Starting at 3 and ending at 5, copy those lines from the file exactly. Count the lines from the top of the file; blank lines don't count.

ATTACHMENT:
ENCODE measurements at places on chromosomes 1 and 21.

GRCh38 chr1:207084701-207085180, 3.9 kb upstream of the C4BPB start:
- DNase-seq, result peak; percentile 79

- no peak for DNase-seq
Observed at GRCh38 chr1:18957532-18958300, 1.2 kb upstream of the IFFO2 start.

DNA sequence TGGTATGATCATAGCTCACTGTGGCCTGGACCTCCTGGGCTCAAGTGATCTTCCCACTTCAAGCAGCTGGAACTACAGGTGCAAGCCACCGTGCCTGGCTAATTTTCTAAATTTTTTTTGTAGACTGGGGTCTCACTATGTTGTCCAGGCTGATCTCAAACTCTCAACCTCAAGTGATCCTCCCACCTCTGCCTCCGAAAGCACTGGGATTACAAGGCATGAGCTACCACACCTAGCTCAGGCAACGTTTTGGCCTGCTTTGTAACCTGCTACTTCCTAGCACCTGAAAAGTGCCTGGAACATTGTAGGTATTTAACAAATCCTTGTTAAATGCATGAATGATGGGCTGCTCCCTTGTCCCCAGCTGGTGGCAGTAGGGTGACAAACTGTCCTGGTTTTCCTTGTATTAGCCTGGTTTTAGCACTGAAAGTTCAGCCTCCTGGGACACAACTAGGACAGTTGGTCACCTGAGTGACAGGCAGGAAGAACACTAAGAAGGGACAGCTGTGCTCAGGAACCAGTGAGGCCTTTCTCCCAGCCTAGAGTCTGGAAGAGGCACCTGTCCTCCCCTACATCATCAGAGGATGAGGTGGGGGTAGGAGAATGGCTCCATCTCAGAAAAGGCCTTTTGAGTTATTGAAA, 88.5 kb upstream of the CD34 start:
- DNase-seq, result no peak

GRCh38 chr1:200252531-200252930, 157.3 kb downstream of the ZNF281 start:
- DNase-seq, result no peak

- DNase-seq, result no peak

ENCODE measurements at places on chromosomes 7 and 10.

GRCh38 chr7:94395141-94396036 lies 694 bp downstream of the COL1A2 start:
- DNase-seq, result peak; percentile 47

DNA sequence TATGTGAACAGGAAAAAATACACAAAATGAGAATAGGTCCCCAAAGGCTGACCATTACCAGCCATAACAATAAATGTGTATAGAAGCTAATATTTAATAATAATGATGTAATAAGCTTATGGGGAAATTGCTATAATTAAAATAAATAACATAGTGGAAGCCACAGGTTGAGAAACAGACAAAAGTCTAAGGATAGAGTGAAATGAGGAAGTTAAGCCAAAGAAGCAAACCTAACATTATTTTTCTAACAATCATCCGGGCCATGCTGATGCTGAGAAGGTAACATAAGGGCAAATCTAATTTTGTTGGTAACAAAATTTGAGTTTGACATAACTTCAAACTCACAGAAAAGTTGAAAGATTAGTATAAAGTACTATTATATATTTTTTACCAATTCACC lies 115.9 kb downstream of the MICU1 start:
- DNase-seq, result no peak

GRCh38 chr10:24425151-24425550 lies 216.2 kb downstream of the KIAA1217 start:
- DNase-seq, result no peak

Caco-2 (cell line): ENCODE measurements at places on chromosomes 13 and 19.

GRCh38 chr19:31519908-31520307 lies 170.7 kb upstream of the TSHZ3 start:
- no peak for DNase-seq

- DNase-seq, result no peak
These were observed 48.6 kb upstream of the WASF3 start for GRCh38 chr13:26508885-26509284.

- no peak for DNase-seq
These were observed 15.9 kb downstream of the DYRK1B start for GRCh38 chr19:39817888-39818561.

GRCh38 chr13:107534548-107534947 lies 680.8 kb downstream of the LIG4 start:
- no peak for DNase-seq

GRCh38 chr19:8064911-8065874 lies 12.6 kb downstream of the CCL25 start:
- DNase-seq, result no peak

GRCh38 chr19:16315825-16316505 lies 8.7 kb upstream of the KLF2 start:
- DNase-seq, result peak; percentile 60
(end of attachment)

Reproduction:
- DNase-seq, result peak; percentile 79

- no peak for DNase-seq
Observed at GRCh38 chr1:18957532-18958300, 1.2 kb upstream of the IFFO2 start.